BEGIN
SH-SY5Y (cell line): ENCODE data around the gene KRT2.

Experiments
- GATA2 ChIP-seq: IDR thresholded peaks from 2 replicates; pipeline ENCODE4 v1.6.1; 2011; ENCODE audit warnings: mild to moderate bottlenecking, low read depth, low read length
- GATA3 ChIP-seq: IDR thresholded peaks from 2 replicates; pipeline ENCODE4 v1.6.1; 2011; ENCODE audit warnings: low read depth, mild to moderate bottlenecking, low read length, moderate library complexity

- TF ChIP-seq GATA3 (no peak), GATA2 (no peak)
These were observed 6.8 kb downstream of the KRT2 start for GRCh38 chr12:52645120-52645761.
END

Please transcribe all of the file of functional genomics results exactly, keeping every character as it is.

SH-SY5Y (cell line): ENCODE data around the gene KRT2.

Experiments
- GATA2 ChIP-seq: IDR thresholded peaks from 2 replicates; pipeline ENCODE4 v1.6.1; 2011; ENCODE audit warnings: mild to moderate bottlenecking, low read depth, low read length
- GATA3 ChIP-seq: IDR thresholded peaks from 2 replicates; pipeline ENCODE4 v1.6.1; 2011; ENCODE audit warnings: low read depth, mild to moderate bottlenecking, low read length, moderate library complexity

- TF ChIP-seq GATA3 (no peak), GATA2 (no peak)
These were observed 6.8 kb downstream of the KRT2 start for GRCh38 chr12:52645120-52645761.